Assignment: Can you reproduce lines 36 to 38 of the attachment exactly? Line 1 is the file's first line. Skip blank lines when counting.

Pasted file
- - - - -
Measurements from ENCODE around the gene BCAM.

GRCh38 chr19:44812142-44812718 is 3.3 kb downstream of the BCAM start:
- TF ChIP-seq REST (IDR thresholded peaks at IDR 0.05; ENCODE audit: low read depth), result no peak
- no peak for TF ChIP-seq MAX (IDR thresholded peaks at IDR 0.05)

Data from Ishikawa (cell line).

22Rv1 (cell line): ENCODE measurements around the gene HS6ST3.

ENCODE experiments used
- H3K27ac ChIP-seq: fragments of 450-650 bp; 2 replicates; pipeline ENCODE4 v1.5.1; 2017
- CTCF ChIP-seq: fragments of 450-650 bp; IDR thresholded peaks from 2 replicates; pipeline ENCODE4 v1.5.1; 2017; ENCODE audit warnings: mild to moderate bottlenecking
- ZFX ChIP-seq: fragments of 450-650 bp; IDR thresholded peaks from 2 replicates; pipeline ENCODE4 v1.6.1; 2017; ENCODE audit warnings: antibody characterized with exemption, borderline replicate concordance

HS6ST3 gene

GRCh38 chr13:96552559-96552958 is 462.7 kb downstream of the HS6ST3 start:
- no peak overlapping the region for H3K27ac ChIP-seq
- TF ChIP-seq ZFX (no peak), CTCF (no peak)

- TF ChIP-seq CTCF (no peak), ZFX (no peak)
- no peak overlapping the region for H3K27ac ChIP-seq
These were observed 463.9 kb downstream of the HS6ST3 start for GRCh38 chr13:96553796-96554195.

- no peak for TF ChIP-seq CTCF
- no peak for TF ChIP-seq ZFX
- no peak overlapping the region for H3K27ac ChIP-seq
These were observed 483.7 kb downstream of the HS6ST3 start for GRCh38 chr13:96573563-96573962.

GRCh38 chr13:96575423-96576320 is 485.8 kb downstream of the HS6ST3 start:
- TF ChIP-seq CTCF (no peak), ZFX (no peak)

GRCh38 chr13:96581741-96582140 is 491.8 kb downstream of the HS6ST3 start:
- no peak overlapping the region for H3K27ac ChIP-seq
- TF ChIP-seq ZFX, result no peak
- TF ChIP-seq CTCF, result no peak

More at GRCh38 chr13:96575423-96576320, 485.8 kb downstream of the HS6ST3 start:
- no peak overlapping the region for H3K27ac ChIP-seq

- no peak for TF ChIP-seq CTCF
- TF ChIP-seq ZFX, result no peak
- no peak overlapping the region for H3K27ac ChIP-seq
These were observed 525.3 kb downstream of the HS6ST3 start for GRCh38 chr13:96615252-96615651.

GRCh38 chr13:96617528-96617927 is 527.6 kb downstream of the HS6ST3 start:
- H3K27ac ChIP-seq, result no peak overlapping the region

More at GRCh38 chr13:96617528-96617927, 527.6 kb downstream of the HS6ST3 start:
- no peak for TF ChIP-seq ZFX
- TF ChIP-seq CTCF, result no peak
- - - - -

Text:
More at GRCh38 chr13:96617528-96617927, 527.6 kb downstream of the HS6ST3 start:
- no peak for TF ChIP-seq ZFX
- TF ChIP-seq CTCF, result no peak